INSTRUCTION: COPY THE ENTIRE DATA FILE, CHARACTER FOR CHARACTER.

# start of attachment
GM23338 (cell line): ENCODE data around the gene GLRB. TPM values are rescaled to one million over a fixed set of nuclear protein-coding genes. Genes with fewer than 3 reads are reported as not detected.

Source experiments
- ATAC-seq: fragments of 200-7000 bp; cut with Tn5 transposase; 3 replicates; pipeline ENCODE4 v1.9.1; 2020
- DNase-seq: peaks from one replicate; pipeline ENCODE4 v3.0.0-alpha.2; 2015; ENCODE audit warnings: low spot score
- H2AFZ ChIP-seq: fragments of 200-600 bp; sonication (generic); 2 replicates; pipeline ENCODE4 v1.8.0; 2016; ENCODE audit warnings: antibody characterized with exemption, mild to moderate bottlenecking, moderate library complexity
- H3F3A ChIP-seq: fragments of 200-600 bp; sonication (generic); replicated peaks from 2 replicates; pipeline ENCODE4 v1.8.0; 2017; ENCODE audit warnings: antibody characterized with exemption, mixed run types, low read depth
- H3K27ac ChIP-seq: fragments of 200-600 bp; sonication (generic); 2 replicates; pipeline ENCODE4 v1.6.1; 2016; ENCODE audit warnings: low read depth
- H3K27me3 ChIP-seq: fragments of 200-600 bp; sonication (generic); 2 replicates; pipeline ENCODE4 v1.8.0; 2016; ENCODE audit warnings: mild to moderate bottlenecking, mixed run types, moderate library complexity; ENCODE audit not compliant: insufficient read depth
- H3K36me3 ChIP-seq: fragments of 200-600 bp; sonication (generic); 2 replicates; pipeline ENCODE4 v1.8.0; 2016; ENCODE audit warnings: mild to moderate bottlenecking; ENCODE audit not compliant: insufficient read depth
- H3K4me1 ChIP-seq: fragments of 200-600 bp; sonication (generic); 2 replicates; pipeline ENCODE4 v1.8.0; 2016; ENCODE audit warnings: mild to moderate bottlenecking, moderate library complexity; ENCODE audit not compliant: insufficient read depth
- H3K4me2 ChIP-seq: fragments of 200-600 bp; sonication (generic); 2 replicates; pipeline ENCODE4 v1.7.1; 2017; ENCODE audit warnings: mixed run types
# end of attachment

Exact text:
GM23338 (cell line): ENCODE data around the gene GLRB. TPM values are rescaled to one million over a fixed set of nuclear protein-coding genes. Genes with fewer than 3 reads are reported as not detected.

Source experiments
- ATAC-seq: fragments of 200-7000 bp; cut with Tn5 transposase; 3 replicates; pipeline ENCODE4 v1.9.1; 2020
- DNase-seq: peaks from one replicate; pipeline ENCODE4 v3.0.0-alpha.2; 2015; ENCODE audit warnings: low spot score
- H2AFZ ChIP-seq: fragments of 200-600 bp; sonication (generic); 2 replicates; pipeline ENCODE4 v1.8.0; 2016; ENCODE audit warnings: antibody characterized with exemption, mild to moderate bottlenecking, moderate library complexity
- H3F3A ChIP-seq: fragments of 200-600 bp; sonication (generic); replicated peaks from 2 replicates; pipeline ENCODE4 v1.8.0; 2017; ENCODE audit warnings: antibody characterized with exemption, mixed run types, low read depth
- H3K27ac ChIP-seq: fragments of 200-600 bp; sonication (generic); 2 replicates; pipeline ENCODE4 v1.6.1; 2016; ENCODE audit warnings: low read depth
- H3K27me3 ChIP-seq: fragments of 200-600 bp; sonication (generic); 2 replicates; pipeline ENCODE4 v1.8.0; 2016; ENCODE audit warnings: mild to moderate bottlenecking, mixed run types, moderate library complexity; ENCODE audit not compliant: insufficient read depth
- H3K36me3 ChIP-seq: fragments of 200-600 bp; sonication (generic); 2 replicates; pipeline ENCODE4 v1.8.0; 2016; ENCODE audit warnings: mild to moderate bottlenecking; ENCODE audit not compliant: insufficient read depth
- H3K4me1 ChIP-seq: fragments of 200-600 bp; sonication (generic); 2 replicates; pipeline ENCODE4 v1.8.0; 2016; ENCODE audit warnings: mild to moderate bottlenecking, moderate library complexity; ENCODE audit not compliant: insufficient read depth
- H3K4me2 ChIP-seq: fragments of 200-600 bp; sonication (generic); 2 replicates; pipeline ENCODE4 v1.7.1; 2017; ENCODE audit warnings: mixed run types